by Diane E. Wirth
We have unreservedly featured Diane Wirth's new book Parallels alongside our top authors and their key subjects. As result of her straightforward and compelling scholarship, we consider that the archaeological establishment, who overturned the concept of diffusionism around eighty years ago, will have to re-write their teaching text books, and join us in exploring the evidence and records on the archaic worldwide civilisations, initially stimulated by the activities of the Shining Ones. The long debated subject of isolationism and diffusionism is brought into the open by comparing the many common traditionsof the Ancient Middle East and Mesoamerica.
Parallels is fascinating, scholarly, reader-friendly, and discusses the plausibility of foreigners from the Middle East having an effect on Mesoamerica. "One of the most puzzling problems for culture historians and archaeologists has been how to account for shared similarities in diverse parts of the world," said Brian M. Stross, professor of anthropology, University of Texas at Austin. And Robert M. Schoch of Boston University commented, "It is too much for all of this to be dismissed as merely coincidence and independent invention... With this important book, Diane E. Wirth is helping to rewrite not only the history of pre-Columbian Mesoamerica, but the history of the ancient Middle East as well."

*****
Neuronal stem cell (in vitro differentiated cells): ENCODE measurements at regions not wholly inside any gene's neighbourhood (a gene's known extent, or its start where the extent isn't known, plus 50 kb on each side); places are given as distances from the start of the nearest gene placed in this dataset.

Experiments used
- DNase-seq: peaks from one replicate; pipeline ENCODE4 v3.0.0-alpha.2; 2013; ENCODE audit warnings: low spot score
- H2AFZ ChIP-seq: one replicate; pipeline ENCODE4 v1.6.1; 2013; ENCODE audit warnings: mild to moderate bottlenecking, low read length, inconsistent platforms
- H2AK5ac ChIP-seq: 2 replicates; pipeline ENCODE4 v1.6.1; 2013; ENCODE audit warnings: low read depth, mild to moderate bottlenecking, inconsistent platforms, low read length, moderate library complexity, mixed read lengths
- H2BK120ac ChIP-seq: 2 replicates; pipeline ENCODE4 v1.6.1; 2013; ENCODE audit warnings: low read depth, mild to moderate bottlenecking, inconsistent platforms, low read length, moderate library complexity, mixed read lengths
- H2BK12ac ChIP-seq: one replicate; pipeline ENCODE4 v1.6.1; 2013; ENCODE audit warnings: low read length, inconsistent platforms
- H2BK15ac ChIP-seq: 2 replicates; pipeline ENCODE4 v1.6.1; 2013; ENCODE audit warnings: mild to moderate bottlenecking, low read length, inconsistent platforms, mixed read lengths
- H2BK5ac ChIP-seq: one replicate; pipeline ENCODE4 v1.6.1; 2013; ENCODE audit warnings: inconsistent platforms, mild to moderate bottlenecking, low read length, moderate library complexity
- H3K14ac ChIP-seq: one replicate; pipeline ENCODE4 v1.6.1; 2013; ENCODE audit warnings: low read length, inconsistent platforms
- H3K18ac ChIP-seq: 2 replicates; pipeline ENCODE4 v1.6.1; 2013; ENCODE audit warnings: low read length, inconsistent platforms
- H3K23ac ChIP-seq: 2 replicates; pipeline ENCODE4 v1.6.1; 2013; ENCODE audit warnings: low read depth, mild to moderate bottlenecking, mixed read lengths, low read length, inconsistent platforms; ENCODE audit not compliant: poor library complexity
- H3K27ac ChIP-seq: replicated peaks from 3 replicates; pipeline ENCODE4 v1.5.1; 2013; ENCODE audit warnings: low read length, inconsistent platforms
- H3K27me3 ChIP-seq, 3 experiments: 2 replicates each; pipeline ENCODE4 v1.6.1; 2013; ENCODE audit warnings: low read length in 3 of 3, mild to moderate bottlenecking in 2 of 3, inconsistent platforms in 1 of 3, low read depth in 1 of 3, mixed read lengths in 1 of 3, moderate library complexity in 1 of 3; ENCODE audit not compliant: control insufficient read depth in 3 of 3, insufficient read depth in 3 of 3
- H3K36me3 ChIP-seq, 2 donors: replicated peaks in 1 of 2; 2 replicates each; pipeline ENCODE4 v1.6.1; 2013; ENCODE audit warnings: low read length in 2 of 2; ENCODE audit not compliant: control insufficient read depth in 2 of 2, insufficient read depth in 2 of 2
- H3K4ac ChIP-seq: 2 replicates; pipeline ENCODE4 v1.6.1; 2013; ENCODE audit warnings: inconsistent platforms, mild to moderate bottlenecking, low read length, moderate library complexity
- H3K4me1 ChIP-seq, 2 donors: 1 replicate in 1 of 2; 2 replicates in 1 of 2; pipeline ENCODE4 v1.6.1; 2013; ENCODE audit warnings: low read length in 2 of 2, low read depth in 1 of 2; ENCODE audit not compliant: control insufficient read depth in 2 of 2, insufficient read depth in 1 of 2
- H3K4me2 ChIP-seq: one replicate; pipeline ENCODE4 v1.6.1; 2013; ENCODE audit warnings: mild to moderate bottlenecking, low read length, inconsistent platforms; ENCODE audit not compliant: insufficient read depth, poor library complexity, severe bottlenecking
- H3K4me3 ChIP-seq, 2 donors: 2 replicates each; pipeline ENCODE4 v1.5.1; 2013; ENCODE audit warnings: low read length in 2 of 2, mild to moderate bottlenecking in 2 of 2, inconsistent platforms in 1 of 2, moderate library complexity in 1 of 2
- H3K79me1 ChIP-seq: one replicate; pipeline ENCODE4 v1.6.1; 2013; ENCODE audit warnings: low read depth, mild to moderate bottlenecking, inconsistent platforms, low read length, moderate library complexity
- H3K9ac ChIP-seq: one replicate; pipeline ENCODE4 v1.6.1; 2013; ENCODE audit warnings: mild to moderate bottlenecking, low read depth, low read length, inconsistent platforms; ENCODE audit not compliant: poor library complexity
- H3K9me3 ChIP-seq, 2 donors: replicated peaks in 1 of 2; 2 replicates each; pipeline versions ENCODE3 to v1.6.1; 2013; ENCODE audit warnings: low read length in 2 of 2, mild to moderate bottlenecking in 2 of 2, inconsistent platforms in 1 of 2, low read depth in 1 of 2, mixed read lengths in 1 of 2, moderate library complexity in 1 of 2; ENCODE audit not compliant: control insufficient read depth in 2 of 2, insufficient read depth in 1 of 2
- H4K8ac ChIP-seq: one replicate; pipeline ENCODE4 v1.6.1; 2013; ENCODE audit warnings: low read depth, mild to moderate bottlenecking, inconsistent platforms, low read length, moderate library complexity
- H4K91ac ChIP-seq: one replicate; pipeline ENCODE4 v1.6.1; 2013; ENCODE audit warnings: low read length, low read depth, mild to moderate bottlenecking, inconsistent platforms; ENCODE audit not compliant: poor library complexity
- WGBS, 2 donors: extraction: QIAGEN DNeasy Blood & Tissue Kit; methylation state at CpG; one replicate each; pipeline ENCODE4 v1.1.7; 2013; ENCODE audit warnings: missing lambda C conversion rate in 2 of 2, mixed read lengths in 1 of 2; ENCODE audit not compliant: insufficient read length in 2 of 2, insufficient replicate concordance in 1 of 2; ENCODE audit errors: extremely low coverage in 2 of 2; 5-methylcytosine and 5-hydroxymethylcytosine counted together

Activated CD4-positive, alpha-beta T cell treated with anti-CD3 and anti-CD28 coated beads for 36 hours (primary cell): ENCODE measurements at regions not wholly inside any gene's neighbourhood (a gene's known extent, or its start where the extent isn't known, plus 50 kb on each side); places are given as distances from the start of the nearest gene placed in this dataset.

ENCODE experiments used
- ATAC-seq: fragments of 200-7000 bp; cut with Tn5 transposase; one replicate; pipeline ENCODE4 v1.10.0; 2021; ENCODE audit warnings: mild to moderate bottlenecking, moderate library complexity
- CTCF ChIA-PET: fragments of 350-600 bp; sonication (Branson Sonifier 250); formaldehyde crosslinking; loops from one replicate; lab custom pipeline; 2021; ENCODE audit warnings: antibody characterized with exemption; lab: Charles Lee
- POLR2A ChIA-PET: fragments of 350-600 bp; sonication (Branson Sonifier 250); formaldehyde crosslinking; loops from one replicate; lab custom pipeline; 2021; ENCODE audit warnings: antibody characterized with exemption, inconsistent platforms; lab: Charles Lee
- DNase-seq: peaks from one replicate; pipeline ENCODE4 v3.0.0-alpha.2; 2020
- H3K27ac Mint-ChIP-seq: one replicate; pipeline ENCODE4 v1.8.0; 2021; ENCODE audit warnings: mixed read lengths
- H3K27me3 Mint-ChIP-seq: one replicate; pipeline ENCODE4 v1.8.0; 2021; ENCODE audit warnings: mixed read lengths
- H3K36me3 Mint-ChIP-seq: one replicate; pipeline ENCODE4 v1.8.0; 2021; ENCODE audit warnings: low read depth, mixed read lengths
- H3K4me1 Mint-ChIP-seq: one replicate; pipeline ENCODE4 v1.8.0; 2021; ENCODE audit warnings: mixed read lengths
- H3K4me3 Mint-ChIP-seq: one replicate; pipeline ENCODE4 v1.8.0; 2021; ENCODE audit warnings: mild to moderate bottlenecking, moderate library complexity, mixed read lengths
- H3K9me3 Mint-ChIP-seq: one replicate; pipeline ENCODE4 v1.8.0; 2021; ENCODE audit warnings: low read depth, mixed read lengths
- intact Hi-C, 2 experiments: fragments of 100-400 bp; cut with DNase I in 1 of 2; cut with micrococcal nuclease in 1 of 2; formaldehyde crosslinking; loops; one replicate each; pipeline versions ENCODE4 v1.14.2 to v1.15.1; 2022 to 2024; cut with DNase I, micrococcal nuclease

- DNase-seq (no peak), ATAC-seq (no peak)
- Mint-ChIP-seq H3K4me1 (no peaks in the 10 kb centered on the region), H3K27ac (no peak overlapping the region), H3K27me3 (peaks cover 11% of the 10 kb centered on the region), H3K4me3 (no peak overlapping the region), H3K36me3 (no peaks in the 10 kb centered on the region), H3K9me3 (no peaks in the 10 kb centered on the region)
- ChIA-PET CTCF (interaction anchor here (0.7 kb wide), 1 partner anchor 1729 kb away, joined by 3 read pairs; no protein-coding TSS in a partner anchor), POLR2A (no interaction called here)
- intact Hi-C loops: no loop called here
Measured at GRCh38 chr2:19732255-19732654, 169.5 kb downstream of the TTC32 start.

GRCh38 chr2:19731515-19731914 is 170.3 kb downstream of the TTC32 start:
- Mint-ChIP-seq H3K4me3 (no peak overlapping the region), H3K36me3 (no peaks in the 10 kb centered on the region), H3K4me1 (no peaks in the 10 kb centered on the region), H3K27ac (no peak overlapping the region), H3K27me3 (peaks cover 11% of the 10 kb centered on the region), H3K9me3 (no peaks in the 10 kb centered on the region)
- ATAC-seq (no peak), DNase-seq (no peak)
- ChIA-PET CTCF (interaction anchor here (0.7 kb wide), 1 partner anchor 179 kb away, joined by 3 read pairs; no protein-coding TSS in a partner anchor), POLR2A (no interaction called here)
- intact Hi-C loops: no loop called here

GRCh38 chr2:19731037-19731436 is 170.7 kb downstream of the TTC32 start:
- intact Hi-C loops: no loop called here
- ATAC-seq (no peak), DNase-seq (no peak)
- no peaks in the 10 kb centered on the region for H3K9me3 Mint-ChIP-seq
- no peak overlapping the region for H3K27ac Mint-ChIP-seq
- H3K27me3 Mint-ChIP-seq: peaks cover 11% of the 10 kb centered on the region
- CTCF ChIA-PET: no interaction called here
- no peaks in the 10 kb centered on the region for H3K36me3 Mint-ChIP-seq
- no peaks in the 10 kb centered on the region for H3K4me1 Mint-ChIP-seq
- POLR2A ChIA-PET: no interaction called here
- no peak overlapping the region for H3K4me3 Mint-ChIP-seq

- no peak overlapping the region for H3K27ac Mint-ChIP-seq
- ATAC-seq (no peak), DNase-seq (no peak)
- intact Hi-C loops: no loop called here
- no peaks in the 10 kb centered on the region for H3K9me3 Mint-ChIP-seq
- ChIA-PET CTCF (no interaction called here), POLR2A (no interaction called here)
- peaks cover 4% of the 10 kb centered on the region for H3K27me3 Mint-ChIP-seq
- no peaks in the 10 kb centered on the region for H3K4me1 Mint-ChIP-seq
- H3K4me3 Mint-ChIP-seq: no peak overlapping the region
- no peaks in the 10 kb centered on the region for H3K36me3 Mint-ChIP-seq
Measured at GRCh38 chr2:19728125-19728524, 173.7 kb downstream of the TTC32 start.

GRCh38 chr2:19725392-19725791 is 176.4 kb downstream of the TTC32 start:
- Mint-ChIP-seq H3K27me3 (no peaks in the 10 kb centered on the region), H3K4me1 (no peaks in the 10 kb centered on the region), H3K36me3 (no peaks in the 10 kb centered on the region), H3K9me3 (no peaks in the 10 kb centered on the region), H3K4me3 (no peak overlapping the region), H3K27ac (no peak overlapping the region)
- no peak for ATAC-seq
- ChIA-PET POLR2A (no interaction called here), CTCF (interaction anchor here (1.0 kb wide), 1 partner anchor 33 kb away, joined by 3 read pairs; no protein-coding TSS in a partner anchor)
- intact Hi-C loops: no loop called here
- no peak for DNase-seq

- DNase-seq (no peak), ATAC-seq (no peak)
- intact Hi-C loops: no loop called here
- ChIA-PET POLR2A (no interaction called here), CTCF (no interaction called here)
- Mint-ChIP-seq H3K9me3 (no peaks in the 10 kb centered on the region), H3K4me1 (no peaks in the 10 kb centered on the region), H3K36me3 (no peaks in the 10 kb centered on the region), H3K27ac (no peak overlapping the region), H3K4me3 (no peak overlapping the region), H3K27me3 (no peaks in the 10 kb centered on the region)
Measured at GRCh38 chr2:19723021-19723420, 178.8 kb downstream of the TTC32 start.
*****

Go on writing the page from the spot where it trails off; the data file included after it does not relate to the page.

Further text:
Topics such as bearded foreigners, fish traditions, creation and re-creation, Mesoamerican & Egyptian scribes, the king and the World Tree motifs, are some of the chapters outlining Wirth's findings. Included in the 211 pages are illustrations, tables and bibliographical sources to help the reader understand and enjoy the text.
With a BA degree in Art (most of the illustrations in Parallels are her work), she has studied Mesoamerican and Middle Eastern art for over 30 years. Her travels are extensive throughout the world, especially to the sites in Mesoamerica including travel for 6 weeks with the famed Linda Schele (art historian, iconographer and epigrapher). Wirth has given papers which were read at the Conference of the American Society for Phenomenology, Aesthetics & Fine Arts, Harvard Divinity School, Harvard University; The Ancient American Western Conference, Utah State Valley College; The Society of Early Historic Archaeology, Brigham Young University; and the New England Antiquities Research Association in both New Hampshire and Massachusetts. Wirth has also published numerous articles in magazines and scholarly journals.